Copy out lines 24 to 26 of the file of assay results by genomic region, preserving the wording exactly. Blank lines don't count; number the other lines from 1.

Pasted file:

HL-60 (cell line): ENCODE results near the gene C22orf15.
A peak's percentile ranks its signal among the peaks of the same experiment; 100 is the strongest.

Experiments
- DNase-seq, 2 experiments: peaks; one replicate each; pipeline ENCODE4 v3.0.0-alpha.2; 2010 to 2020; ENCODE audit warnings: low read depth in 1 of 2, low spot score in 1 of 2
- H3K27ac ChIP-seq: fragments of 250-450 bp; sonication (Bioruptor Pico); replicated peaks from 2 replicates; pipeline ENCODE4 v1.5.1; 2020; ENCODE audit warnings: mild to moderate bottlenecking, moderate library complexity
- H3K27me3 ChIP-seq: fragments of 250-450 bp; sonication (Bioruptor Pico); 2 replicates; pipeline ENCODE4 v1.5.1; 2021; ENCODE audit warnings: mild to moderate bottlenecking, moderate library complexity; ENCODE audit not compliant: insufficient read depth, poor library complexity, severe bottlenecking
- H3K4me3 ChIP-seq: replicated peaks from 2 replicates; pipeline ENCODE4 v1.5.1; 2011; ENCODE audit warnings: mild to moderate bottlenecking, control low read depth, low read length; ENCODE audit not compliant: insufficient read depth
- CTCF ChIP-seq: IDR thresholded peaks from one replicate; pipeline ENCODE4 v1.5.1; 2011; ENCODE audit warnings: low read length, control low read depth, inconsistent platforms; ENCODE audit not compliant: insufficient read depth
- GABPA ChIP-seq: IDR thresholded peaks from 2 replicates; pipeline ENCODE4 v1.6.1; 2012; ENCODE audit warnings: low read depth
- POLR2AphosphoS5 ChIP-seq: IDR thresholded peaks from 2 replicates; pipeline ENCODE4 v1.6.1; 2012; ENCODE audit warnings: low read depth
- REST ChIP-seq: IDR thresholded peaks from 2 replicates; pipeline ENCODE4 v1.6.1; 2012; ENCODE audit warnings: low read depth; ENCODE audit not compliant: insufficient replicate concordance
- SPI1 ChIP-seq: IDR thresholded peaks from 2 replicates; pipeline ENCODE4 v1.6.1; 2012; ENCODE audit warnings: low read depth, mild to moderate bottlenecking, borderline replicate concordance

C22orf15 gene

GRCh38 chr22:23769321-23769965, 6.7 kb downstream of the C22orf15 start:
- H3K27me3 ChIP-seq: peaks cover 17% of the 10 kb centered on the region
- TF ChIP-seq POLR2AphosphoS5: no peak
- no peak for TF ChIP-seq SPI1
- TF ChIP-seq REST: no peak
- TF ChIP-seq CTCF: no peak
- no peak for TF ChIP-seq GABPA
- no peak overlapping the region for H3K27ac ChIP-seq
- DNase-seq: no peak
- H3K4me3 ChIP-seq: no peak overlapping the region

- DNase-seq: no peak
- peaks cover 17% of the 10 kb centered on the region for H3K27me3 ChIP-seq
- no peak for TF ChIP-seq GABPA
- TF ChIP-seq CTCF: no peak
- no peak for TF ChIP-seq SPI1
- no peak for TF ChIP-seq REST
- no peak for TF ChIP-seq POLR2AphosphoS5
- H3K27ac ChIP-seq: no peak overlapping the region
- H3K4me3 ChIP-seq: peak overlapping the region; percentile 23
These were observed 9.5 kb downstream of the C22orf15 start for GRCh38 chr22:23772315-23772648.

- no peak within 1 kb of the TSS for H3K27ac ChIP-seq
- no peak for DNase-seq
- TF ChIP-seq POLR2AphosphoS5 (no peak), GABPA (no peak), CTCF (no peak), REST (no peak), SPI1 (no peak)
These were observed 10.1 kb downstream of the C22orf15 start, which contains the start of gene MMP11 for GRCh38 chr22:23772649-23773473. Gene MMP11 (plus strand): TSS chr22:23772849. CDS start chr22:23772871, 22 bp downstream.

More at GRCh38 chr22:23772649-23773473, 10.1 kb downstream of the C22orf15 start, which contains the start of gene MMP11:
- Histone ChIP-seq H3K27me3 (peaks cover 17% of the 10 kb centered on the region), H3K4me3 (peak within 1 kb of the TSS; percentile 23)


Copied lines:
- DNase-seq: no peak
- peaks cover 17% of the 10 kb centered on the region for H3K27me3 ChIP-seq
- no peak for TF ChIP-seq GABPA